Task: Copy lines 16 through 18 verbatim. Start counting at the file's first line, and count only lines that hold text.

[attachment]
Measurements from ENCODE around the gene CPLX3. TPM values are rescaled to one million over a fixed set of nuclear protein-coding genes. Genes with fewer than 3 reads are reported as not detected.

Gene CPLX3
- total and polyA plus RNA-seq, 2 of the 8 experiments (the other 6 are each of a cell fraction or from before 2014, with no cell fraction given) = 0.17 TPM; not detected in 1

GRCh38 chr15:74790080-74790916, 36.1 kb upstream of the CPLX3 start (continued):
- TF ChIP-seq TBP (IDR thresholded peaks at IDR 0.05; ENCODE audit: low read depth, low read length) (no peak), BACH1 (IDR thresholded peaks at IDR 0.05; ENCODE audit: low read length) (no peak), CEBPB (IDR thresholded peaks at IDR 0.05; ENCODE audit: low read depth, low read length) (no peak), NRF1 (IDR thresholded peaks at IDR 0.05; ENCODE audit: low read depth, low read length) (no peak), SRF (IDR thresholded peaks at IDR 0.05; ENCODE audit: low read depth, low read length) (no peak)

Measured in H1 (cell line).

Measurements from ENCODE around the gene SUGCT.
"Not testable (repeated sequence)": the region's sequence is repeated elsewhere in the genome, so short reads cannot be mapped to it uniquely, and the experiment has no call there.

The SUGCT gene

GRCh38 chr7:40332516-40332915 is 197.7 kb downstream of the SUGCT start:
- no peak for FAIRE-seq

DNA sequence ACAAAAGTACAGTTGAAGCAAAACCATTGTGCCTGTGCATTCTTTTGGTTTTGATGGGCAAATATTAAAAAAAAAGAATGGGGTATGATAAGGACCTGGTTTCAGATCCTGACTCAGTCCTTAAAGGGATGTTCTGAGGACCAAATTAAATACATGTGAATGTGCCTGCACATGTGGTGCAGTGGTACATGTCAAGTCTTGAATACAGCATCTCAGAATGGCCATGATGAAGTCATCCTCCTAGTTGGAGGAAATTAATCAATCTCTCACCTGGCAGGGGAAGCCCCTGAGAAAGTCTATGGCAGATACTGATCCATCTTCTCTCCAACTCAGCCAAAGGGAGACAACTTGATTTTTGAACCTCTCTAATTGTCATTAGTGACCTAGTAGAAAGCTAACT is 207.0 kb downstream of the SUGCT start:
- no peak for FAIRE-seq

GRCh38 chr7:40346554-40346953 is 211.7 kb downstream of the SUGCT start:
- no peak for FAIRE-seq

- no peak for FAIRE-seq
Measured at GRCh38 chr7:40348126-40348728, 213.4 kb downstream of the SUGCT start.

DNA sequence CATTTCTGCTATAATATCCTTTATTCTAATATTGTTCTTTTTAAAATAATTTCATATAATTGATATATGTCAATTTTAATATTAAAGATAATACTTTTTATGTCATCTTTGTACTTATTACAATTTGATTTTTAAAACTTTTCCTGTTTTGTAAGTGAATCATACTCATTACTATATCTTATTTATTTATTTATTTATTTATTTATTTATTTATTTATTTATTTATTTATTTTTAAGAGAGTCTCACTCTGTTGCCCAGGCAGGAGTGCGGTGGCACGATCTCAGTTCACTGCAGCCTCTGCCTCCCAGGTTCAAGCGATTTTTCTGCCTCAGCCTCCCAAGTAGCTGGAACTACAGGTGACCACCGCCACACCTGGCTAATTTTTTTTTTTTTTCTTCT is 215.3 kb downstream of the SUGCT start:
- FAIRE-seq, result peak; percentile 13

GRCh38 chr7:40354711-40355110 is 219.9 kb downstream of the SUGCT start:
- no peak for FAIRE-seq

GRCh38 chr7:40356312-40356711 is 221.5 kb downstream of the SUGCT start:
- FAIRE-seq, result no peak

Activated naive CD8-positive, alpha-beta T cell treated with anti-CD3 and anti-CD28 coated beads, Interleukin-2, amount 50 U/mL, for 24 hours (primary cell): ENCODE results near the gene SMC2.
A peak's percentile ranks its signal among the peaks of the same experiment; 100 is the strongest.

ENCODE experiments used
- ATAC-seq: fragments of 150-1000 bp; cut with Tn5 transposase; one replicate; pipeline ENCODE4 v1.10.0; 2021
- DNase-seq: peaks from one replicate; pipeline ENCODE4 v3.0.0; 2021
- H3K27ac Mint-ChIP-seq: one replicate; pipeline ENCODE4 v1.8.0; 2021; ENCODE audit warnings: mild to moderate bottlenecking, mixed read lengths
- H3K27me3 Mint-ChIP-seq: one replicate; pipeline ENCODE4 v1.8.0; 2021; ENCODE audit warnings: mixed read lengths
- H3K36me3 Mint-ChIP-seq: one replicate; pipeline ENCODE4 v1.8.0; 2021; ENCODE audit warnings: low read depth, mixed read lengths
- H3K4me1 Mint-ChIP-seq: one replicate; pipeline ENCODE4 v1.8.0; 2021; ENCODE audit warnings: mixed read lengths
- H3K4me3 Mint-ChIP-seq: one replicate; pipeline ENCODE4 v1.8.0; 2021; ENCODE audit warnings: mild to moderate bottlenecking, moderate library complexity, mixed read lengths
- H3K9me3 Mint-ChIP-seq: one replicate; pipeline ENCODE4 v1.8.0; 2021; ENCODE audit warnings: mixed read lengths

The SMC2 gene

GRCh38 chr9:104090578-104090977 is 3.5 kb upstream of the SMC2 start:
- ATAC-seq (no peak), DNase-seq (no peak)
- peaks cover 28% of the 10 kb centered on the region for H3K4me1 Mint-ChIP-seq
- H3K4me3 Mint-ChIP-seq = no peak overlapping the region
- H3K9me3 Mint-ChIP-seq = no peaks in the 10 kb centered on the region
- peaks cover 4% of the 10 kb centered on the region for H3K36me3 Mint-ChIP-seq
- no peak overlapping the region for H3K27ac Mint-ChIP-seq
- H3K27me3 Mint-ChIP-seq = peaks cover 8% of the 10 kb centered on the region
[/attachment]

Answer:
- no peak for FAIRE-seq
Measured at GRCh38 chr7:40348126-40348728, 213.4 kb downstream of the SUGCT start.

DNA sequence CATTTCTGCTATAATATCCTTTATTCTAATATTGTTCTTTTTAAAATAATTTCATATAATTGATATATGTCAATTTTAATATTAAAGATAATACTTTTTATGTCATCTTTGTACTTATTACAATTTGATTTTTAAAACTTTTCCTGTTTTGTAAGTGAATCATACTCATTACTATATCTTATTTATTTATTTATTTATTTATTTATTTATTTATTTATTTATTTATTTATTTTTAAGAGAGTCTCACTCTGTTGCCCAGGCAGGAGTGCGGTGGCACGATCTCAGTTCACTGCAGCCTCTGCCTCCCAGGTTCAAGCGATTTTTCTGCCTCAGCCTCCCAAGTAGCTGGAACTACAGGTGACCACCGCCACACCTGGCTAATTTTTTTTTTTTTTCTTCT is 215.3 kb downstream of the SUGCT start: